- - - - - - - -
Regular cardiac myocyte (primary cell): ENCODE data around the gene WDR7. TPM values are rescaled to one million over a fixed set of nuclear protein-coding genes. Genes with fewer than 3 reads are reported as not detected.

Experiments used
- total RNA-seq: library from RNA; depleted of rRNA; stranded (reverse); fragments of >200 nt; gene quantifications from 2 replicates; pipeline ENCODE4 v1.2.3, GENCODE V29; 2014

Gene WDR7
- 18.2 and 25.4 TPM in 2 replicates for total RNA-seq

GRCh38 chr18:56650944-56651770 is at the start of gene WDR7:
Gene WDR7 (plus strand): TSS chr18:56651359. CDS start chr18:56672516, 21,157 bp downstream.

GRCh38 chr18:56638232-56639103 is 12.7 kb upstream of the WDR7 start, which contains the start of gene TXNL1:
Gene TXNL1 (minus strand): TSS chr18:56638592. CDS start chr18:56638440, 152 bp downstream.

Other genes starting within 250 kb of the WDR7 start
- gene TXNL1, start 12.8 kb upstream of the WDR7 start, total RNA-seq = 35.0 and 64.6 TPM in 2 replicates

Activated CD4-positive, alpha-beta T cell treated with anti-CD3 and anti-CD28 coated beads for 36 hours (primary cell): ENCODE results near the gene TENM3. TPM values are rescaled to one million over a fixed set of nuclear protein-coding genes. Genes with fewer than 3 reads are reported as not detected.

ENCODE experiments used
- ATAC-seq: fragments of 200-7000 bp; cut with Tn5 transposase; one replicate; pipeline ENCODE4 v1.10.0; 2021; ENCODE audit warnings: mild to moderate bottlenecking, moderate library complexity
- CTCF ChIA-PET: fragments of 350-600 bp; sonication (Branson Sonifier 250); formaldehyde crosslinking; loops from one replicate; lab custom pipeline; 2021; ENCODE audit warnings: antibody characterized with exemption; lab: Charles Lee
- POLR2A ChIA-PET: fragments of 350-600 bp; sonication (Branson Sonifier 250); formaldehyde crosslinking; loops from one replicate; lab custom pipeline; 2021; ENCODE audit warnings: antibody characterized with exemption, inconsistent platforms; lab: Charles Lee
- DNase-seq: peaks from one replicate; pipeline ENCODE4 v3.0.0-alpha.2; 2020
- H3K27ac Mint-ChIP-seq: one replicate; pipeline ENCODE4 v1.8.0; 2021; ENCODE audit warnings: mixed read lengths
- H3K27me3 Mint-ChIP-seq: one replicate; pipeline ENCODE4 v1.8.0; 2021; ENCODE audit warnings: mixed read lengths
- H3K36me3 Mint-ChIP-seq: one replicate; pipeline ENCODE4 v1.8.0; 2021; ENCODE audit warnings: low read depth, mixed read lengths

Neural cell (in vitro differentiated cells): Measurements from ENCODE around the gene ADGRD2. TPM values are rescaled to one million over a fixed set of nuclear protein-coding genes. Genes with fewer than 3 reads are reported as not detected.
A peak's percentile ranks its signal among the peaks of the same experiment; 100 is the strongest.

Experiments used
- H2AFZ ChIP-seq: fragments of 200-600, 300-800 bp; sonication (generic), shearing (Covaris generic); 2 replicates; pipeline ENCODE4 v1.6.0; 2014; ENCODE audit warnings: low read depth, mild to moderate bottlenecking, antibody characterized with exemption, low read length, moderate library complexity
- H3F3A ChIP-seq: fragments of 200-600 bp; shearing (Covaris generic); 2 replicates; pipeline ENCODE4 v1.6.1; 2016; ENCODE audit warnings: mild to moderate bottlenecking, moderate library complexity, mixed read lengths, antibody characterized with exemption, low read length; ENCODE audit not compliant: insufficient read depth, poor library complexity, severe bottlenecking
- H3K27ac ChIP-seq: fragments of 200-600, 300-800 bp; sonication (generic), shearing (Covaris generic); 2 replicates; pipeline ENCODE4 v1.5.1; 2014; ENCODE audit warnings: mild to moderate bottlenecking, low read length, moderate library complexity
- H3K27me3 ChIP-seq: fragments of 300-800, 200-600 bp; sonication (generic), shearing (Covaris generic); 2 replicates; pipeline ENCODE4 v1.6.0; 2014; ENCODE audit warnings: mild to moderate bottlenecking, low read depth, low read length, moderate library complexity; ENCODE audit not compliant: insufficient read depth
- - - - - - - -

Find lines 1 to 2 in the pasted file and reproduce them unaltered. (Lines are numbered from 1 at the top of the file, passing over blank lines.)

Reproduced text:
Regular cardiac myocyte (primary cell): ENCODE data around the gene WDR7. TPM values are rescaled to one million over a fixed set of nuclear protein-coding genes. Genes with fewer than 3 reads are reported as not detected.

Experiments used